Electric cooperative leaders say the Environmental Protection Agency’s proposal to replace the Clean Power Plan would allow them to serve members the cleanest, most efficient and affordable electricity available.
The proposed Affordable Clean Energy rule would provide “the certainty and flexibility we need to meet our member-consumers’ local energy needs,” said Paul Sukut, CEO and general manager of Basin Electric Power Cooperative, a 141-member generation and transmission co-op headquartered in Bismarck, North Dakota.
EPA proposed the ACE rule on Aug. 21 as a way to reduce carbon dioxide emissions from the power sector to about 34 percent below 2005 levels. The ACE proposal differs from the CPP in the following key actions:
- Grants states more authority to make decisions about how they implement the ACE rule at each facility.
- Focuses compliance to “inside the fence” efficiency upgrades at power plants.
- Minimizes triggering “new source review” permit requirements when units undergo efficiency upgrades.
Basin Electric’s nearly 3,700 megawatts of coal capacity was at risk with the CPP. Yet the G&T’s portfolio is evolving with more natural gas and renewables as coal’s share dropped from 85 percent in 2000 to 44.6 percent this year, Sukut said.
“Under the CPP or the proposed ACE rule, Basin Electric has and will continue to investigate all technologies that may show promise in improving…our plant efficiencies, which would result in savings to our member-owners,” he said.
Great River Energy said it is ahead of the curve as five of seven compliance technologies described in the ACE proposal are already installed at its 1,100-megawatt Coal Creek Station. The Maple Grove, Minnesota-based G&T also plans for half of its portfolio to be renewables by 2030.
“Great River Energy makes decisions based on what is best for our member-owner cooperatives while continuing to operate all of our generation resources in an environmentally responsible and economic manner,” said Eric J. Olsen, its vice president and general counsel. “With or without the ACE, Great River Energy is working to make our plants more responsive to market forces and lower in emissions.”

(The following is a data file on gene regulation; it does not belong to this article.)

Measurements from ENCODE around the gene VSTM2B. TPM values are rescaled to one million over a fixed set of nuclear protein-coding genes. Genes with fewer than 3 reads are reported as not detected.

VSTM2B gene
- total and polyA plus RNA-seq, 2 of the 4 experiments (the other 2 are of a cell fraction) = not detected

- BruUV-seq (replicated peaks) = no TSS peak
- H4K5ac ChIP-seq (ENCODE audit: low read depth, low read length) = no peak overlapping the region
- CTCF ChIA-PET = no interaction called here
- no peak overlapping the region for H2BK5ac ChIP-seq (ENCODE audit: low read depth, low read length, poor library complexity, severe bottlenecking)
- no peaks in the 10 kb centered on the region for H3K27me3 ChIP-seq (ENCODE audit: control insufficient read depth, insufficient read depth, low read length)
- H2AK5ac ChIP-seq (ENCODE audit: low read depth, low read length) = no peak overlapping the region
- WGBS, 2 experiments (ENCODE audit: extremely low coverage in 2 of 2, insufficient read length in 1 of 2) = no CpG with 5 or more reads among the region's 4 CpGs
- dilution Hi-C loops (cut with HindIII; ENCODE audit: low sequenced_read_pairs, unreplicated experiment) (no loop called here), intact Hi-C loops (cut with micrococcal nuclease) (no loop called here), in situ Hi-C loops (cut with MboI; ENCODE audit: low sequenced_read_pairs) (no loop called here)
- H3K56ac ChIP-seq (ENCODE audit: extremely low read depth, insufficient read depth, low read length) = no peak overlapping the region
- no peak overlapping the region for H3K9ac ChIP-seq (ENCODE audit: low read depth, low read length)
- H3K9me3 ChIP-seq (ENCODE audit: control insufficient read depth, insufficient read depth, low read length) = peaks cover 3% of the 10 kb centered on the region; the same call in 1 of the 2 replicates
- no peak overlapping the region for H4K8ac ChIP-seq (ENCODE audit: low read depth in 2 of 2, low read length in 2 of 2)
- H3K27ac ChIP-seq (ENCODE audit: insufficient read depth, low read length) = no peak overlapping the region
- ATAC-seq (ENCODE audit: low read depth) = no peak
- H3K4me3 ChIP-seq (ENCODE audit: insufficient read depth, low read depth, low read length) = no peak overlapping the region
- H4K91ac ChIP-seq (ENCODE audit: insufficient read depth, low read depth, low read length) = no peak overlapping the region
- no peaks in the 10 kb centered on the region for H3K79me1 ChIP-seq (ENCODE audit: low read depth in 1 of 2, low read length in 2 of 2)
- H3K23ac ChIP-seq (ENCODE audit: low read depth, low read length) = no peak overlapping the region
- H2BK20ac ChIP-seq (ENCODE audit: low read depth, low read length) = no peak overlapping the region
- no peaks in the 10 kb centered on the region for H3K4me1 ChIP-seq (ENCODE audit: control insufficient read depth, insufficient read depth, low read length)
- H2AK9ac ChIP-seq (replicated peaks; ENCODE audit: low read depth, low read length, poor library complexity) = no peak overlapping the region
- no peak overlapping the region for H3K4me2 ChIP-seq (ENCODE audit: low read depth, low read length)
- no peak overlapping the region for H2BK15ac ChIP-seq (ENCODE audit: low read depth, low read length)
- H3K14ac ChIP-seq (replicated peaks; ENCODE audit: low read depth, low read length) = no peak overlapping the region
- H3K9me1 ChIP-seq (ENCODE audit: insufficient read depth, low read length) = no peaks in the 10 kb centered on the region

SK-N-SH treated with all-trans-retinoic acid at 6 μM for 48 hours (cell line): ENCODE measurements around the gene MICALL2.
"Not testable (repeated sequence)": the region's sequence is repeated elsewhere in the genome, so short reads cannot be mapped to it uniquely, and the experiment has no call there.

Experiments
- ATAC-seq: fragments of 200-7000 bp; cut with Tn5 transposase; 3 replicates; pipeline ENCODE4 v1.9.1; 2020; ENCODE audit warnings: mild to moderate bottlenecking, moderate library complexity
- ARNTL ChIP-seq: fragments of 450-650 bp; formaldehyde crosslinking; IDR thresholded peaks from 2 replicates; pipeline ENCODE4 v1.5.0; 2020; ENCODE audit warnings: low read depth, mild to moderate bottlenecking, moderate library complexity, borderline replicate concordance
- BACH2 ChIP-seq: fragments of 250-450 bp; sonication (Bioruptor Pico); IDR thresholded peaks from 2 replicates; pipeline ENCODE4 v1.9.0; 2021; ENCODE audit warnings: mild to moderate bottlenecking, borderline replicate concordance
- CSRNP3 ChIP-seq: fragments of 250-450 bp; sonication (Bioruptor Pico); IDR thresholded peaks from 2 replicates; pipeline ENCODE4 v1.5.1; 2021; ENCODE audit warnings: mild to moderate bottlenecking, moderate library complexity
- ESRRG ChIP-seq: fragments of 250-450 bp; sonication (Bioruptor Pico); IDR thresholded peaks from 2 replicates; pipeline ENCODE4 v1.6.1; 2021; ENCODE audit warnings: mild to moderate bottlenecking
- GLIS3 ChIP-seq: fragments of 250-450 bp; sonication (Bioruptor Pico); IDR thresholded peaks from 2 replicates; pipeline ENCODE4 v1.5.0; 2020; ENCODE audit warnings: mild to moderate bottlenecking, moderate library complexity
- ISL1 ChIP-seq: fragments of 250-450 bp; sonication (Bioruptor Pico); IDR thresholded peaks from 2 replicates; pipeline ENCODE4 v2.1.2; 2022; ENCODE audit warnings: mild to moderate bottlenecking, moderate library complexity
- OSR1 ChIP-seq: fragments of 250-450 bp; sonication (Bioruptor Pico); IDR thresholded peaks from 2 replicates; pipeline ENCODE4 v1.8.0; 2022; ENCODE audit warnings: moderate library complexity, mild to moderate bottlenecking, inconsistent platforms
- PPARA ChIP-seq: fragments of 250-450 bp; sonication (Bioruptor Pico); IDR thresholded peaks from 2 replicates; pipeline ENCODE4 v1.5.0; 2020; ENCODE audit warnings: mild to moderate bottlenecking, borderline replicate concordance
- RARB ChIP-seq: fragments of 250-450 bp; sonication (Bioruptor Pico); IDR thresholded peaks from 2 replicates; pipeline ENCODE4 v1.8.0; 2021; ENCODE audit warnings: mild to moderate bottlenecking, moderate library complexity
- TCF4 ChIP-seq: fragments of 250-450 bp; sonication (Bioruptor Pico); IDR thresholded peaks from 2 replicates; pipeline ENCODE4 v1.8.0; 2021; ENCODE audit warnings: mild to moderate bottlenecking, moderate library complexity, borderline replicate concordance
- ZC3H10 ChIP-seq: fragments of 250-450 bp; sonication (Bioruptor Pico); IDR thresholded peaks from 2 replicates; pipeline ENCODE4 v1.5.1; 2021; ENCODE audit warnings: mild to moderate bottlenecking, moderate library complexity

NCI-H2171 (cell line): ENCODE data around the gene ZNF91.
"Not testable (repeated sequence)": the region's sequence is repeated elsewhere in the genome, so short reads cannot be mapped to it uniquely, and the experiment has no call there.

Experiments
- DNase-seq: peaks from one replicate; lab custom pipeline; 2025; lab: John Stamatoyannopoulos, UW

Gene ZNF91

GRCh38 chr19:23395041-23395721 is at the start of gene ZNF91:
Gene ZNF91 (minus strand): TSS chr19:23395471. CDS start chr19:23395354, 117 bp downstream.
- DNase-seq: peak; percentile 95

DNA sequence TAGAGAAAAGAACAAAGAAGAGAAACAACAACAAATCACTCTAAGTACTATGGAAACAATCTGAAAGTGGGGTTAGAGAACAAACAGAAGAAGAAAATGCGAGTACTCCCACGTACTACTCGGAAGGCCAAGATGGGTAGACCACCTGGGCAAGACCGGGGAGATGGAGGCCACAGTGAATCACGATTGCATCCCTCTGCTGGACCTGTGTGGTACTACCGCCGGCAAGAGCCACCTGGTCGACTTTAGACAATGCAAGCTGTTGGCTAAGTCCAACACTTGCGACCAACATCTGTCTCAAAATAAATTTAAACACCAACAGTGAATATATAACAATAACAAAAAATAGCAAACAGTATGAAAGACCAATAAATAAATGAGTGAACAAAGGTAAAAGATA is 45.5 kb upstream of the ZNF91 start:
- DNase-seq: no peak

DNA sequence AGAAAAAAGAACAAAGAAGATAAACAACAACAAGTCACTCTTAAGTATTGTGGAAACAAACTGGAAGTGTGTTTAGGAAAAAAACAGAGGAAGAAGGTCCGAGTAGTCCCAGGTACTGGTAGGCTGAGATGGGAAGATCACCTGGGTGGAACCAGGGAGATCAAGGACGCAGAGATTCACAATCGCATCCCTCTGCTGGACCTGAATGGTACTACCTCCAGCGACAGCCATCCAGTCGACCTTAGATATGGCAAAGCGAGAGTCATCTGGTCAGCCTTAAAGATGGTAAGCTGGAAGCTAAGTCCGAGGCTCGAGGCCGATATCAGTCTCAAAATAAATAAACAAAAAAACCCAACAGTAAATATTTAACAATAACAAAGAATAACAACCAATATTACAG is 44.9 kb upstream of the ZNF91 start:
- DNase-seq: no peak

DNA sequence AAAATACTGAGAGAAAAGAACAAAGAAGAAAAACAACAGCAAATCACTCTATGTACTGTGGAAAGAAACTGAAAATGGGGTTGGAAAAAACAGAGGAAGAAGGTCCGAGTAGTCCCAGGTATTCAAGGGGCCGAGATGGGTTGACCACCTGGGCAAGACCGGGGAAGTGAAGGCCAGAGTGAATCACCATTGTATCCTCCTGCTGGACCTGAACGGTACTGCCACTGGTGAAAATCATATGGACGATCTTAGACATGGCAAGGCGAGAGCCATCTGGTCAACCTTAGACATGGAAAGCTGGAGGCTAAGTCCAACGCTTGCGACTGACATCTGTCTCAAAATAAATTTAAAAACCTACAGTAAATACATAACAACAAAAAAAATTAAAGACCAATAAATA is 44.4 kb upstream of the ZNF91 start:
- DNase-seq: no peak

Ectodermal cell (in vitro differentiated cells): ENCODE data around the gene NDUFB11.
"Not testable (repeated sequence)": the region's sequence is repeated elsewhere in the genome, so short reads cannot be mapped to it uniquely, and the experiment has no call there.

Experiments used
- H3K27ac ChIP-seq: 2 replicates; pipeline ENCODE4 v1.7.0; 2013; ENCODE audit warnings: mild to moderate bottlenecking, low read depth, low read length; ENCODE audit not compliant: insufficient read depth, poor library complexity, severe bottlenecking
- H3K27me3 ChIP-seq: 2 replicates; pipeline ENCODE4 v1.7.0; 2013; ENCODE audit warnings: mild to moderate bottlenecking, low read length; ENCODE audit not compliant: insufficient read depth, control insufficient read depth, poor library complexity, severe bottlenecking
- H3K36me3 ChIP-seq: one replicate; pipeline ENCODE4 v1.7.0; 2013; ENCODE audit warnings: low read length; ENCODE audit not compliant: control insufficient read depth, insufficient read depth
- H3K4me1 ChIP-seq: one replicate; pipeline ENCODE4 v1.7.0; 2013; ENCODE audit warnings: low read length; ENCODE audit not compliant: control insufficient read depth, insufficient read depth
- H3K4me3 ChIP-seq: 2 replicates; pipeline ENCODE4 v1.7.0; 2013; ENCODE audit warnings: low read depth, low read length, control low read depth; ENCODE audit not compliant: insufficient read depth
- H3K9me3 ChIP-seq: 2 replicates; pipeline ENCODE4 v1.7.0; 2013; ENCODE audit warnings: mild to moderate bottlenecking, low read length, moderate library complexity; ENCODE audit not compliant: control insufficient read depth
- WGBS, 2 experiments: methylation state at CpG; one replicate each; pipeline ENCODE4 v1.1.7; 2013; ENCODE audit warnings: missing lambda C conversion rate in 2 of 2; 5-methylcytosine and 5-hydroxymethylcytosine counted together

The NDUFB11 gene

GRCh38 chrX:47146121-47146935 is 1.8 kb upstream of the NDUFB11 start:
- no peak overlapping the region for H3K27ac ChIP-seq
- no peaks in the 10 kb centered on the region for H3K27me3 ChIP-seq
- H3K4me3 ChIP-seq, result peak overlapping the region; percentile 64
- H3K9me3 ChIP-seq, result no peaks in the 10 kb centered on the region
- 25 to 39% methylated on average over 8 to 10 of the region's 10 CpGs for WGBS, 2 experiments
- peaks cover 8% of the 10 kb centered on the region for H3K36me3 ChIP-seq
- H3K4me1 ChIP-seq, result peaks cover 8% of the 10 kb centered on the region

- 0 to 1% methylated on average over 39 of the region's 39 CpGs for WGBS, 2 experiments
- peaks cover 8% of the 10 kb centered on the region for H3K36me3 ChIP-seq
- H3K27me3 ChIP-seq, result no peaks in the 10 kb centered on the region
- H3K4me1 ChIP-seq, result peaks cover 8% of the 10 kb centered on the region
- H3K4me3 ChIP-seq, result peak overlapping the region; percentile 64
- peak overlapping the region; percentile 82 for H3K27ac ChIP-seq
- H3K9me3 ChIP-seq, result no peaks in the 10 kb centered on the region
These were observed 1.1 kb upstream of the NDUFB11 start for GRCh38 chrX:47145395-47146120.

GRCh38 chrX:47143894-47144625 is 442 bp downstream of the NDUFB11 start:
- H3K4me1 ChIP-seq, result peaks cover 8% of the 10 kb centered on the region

Georgia’s Oglethorpe Power Corp. lauded several improvements in the ACE.
“With this proposal, EPA is recognizing the critical role of states such as Georgia to determine the best way to strike a balance of regulating carbon emissions while maintaining electricity reliability and energy security” said Toni Presnell, vice president of environmental affairs at the Tucker-based power supply cooperative.
Luis Reyes Jr., CEO of Kit Carson Electric, said his co-op is pursuing technologies that will survive the next 10 to 20 years, such as energy storage. The nearly 29,000-member distribution co-op in Taos, New Mexico, is 30 percent of the way toward its goal of getting 100 percent of its daytime generation from solar, and neither EPA rule would hinder its success, he said.
“We have taken the position that all politics is local. What happens in D.C., is not going to affect our ability and desire to give our members what they want, which is solar at the lowest electricity rates possible,” said Reyes. “We have to react to our members and the market, not the policy.”